What California’s big vote on climate change policies means for you
It’s the centerpiece of California’s battle against global warming, and it’s so complex that it can make even hardened policy wonks shudder. Yes, we’re talking about the state’s cap-and-trade program.
The only system of its kind in the country, it’s designed to reduce greenhouse gas emissions from facilities such as oil refineries, food processors and power plants. The program faced expiration by 2020, but lawmakers voted Monday to extend it until 2030.
California could end up relying on cap and trade for nearly a third of its emission-reduction goal. So how does it work? And what does the new legislation change about the program?
Let’s start with a broad overview. At a basic level, cap and trade is supposed to put financial pressure on companies to reduce their emissions by requiring them to obtain permits, or allowances, for each metric ton of greenhouse gas they release.
Cap and trade’s basic structure would remain intact under the new legislation, which includes three separate measures: Assembly Bill 398, Assembly Bill 617 and Assembly Constitutional Amendment 1.
But the legislation, which still needs to be signed by Gov. Jerry Brown, includes some changes to the program and other policies, such as boosting regulations for improving air quality in polluted neighborhoods. There are also shifts on unrelated fees and taxes, provisions that were added to broaden political support for cap and trade.
How would cap and trade change?
Current program in place until 2020
- Regulators set a minimum price for emission permits. There’s no maximum, but the state can offer additional permits at lower costs if there are price spikes from high demand. The state offers some permits for free to help companies comply with the regulations. The number of free permits was scheduled to start declining in 2018.
- Companies can use offsets, which are generally cheaper than permits, to cover 8% of their emissions. Offsets are green projects such as forest preservation, and they can be anywhere in the country.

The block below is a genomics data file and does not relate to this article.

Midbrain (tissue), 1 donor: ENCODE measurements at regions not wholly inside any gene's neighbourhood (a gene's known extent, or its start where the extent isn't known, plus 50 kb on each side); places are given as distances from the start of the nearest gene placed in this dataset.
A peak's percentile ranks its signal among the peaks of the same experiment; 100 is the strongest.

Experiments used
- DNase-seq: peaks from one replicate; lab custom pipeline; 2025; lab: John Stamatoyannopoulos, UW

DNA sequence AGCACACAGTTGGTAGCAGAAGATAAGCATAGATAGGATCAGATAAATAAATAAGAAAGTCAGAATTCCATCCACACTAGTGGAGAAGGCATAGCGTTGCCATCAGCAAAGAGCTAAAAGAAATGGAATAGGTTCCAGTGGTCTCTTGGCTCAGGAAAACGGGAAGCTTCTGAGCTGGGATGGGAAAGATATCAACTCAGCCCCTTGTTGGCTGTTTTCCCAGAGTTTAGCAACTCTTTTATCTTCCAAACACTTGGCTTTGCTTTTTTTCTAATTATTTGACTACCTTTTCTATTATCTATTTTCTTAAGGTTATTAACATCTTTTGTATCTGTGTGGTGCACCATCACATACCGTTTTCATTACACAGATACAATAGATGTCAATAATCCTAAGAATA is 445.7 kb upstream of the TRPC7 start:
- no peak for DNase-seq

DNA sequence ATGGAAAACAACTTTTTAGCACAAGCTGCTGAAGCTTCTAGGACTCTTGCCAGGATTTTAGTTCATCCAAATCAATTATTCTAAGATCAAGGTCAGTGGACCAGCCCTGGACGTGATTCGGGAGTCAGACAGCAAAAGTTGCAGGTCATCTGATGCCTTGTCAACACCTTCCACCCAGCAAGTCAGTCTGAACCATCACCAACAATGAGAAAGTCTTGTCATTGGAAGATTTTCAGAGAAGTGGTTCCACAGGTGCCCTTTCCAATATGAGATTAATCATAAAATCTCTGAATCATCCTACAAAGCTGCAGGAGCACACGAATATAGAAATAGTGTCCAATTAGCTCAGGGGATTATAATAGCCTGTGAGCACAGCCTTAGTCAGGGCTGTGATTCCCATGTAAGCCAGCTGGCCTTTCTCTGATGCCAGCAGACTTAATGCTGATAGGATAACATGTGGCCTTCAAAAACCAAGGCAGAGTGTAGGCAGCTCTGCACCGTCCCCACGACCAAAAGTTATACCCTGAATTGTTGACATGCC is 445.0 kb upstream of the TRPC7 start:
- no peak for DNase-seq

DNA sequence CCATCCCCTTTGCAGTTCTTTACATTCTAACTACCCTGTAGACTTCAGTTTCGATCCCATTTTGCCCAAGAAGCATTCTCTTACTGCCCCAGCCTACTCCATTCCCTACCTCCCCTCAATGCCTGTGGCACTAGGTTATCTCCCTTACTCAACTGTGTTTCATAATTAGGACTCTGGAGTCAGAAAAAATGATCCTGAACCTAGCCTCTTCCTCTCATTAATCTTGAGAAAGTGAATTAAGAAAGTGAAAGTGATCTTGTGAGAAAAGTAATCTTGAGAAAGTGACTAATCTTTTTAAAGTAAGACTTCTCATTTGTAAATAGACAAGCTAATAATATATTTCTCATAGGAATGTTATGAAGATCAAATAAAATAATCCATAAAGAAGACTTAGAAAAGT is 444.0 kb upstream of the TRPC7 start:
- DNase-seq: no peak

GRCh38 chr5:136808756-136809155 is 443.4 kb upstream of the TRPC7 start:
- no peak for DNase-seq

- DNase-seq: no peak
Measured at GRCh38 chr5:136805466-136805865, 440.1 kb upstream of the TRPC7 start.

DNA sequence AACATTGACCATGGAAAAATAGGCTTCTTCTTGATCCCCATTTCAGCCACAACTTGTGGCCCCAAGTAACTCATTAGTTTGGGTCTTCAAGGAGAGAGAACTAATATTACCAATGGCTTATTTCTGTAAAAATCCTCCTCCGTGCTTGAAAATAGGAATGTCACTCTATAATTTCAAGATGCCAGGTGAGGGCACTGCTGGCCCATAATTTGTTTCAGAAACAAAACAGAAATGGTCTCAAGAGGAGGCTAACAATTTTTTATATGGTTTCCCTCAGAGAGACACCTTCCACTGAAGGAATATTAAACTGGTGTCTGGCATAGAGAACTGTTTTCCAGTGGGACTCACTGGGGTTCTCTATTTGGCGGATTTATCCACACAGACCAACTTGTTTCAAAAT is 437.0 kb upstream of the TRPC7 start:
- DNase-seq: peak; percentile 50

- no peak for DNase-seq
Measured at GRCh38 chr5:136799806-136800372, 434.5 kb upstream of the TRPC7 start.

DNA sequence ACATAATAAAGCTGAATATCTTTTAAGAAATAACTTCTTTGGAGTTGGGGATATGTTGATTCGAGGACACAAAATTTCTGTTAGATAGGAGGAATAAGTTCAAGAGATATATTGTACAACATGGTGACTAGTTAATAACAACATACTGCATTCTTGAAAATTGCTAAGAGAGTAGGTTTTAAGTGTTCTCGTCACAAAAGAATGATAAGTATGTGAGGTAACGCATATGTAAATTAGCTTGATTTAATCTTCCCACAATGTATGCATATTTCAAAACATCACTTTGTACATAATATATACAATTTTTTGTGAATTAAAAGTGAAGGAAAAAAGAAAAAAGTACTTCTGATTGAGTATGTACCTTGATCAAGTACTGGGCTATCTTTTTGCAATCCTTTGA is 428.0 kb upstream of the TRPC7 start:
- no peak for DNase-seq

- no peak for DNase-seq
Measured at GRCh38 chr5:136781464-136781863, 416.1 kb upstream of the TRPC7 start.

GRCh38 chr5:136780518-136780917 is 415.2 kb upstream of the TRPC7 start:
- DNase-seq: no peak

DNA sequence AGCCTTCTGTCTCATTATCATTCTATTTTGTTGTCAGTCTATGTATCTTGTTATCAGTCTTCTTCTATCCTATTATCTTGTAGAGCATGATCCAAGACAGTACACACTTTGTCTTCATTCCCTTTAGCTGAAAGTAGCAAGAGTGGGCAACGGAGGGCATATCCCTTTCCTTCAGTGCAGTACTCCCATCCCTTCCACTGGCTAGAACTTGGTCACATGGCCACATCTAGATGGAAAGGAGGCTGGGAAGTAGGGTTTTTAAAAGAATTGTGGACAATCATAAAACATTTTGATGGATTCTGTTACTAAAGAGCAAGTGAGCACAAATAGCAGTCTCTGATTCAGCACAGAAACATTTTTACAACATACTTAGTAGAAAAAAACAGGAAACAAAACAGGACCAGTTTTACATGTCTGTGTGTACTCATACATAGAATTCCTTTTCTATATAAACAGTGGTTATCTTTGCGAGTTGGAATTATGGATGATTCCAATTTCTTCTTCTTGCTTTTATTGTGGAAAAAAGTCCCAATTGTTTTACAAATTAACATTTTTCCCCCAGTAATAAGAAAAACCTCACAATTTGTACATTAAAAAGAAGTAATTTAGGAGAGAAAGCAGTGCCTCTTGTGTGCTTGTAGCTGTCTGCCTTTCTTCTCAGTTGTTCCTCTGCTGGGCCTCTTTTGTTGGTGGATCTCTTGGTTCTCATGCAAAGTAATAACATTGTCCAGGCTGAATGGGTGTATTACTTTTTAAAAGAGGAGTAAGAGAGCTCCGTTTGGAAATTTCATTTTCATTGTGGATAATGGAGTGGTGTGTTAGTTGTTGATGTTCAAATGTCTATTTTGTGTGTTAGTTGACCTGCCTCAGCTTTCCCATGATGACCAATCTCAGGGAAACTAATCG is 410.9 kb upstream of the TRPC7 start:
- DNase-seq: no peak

- Nonpartisan legislative analysts estimated last year that gas prices were 11 cents higher per gallon in the state because of cap and trade.
Modified program after 2020
- Regulators would keep the minimum price for permits, but also devise a stricter maximum price. The goal is to guard against price spikes that could occur as the state moves toward ambitious emission reduction goals.
- The state would not reduce the number of free permits it distributes, a win for industry groups.
- There would be stricter limits on using offsets. Only 4% of emissions could be covered by offsets from 2021 to 2025, then 6% after that. Half of a company’s offsets would need to be located in California to create more local benefits.
- Gas prices could be 24 to 73 cents higher per gallon by 2031, depending on the price of emission permits.
How would the state spend cap-and-trade revenue?
The current program
- Revenue from cap-and-trade auctions can be spent on projects that reduce greenhouse gas emissions, such as rebates for electric cars. Gov. Jerry Brown has also used money to build the bullet train.
- Money can be allocated with a majority vote of the Legislature.
- The new legislation doesn’t include a spending plan, leaving that open for future debate. There’s been talk about using money to replace old farm equipment or to help the state adapt to rising temperatures from climate change.
- Lawmakers approved a constitutional amendment that will be on the ballot next year. If approved by voters, it would require a one-time two-thirds vote in 2024 to keep spending cap-and-trade revenue. Republicans hope this gives them more influence in the discussion.
How would the state improve air quality?
- The cap-and-trade program is geared toward reducing greenhouse gas emissions, which contribute to global warming. Activists have wanted the state to take new steps to combat local pollutants that cause public health problems.
Changes starting in 2018
- Pollutants from industrial facilities would be tracked more carefully by regulators, who would be required to develop new plans to tackle problems in communities with the worst problems.
What incentives were given to pass the legislation?
In order to cobble together the coalition necessary to pass the legislation, Brown offered Republicans some incentives to back the deal.
Starting this year, the legislation would suspend until 2030 a fire prevention fee levied on landowners largely in rural areas of the state. It would also extend a tax credit for manufacturers and broadens it to include some power companies.
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